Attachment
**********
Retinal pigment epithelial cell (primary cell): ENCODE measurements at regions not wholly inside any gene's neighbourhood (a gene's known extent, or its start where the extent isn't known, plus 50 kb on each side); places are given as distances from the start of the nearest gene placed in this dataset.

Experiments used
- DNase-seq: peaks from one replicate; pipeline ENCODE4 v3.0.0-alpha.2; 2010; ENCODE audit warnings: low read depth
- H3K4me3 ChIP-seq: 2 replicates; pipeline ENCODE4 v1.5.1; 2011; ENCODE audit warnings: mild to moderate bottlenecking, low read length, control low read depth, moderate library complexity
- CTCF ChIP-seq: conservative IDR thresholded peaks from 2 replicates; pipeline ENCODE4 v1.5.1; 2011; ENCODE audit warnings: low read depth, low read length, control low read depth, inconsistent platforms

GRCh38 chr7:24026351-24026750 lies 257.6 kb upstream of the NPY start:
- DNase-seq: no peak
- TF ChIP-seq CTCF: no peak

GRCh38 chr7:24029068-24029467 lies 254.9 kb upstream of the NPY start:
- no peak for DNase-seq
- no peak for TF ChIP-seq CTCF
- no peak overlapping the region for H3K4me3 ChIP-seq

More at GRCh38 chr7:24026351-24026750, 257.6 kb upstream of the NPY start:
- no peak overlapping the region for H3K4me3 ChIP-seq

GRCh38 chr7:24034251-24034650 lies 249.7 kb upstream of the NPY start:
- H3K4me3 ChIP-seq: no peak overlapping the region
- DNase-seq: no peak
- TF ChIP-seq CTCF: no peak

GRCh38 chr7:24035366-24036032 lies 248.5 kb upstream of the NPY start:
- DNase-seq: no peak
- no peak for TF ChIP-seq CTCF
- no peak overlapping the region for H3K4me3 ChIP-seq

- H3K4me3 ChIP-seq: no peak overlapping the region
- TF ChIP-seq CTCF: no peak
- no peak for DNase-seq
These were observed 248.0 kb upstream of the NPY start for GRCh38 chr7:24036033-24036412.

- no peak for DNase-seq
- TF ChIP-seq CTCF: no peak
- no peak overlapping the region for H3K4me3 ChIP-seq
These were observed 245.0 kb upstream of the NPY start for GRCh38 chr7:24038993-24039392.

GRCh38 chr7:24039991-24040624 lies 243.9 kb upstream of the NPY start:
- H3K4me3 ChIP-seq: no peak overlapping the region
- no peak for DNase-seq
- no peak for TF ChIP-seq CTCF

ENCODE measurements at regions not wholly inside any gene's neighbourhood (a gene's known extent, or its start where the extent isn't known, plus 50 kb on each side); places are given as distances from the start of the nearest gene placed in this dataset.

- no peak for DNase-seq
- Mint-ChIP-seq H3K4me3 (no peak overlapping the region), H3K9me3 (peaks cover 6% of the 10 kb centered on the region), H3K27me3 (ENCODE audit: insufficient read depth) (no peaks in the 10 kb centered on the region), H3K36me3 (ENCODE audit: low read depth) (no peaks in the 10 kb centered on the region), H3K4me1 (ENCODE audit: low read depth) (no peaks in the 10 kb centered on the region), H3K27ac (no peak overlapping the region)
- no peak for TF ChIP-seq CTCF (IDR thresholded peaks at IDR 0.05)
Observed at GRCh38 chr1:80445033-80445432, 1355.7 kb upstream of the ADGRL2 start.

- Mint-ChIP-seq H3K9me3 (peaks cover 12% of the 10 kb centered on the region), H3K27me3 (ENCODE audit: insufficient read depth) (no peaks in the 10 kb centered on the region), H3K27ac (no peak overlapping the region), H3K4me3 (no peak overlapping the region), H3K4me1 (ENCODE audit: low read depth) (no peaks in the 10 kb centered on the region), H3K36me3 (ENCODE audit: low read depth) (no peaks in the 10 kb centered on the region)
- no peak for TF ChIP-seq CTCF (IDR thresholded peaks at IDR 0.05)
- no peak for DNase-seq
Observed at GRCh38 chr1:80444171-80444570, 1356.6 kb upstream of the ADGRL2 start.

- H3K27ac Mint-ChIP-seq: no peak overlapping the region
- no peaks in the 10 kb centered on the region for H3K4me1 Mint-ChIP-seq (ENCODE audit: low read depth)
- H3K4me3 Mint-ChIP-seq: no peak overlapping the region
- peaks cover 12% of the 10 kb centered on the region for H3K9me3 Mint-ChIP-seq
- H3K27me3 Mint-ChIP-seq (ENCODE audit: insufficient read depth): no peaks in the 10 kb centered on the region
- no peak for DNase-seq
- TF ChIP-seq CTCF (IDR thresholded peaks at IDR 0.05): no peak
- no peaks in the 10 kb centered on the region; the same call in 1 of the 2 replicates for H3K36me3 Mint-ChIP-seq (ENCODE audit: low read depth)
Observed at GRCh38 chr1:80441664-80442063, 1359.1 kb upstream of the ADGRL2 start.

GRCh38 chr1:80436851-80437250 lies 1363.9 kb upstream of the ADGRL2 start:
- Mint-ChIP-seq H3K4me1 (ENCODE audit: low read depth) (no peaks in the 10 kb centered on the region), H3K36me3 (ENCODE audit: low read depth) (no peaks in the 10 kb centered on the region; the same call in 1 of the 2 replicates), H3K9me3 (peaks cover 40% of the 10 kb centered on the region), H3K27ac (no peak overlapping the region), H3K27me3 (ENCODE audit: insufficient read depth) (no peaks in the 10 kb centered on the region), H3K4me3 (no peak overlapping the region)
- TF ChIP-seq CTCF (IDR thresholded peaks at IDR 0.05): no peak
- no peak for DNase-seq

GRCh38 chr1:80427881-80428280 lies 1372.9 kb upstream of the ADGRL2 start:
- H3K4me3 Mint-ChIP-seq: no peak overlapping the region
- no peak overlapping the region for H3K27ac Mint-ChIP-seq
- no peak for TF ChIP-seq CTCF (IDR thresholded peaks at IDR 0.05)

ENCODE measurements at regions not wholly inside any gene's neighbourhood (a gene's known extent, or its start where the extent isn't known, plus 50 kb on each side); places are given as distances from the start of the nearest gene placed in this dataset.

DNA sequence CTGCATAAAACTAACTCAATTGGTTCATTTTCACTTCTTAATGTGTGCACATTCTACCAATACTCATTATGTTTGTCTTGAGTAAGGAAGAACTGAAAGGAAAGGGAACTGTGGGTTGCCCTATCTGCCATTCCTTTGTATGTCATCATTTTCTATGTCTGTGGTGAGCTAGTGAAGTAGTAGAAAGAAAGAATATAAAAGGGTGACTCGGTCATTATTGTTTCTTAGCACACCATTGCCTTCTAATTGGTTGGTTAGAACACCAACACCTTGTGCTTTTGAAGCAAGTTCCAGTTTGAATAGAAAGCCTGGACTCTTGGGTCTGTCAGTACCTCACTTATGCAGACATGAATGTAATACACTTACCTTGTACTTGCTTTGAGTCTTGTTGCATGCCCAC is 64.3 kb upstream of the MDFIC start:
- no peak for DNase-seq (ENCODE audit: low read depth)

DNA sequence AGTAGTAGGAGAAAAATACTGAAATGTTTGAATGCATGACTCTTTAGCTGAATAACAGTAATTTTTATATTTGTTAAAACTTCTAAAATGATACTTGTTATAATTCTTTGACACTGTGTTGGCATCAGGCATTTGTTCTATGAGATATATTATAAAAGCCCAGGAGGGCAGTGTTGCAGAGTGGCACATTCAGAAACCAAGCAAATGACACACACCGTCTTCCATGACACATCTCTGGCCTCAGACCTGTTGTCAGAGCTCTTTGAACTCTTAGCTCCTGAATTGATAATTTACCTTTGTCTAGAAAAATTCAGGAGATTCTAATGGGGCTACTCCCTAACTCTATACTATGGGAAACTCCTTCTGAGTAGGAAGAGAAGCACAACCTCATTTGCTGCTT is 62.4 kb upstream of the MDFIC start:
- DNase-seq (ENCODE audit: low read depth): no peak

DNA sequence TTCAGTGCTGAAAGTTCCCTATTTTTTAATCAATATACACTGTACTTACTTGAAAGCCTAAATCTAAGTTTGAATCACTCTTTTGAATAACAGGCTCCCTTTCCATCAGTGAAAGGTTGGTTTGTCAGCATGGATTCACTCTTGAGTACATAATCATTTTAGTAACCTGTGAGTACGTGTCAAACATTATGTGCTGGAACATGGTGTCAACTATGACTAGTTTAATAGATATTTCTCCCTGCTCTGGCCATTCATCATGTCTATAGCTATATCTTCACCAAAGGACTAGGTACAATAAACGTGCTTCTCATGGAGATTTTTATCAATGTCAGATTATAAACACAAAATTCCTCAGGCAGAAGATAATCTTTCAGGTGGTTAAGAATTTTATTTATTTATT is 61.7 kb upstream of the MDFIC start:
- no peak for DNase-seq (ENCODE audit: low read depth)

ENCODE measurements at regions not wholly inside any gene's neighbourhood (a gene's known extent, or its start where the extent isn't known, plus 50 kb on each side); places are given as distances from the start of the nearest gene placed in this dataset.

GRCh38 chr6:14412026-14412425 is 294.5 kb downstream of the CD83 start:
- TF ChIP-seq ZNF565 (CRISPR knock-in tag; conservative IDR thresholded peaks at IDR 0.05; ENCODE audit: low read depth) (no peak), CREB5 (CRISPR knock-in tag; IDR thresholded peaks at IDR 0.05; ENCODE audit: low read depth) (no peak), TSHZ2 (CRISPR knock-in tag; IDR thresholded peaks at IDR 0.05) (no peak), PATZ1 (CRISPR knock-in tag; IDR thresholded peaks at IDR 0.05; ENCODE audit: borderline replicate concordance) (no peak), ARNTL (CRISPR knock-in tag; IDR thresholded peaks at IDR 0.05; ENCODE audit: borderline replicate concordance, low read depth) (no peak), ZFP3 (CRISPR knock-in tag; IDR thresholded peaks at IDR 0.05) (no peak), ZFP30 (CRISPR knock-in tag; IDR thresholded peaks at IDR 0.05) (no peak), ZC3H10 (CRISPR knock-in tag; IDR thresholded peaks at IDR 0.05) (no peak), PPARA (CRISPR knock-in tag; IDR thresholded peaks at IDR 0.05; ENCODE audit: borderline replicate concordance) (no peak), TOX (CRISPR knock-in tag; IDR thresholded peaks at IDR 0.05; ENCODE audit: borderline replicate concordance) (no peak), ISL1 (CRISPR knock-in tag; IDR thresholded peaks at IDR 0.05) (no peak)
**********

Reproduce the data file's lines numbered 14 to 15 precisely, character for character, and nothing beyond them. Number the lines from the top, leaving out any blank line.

- no peak overlapping the region for H3K4me3 ChIP-seq

GRCh38 chr7:24034251-24034650 lies 249.7 kb upstream of the NPY start: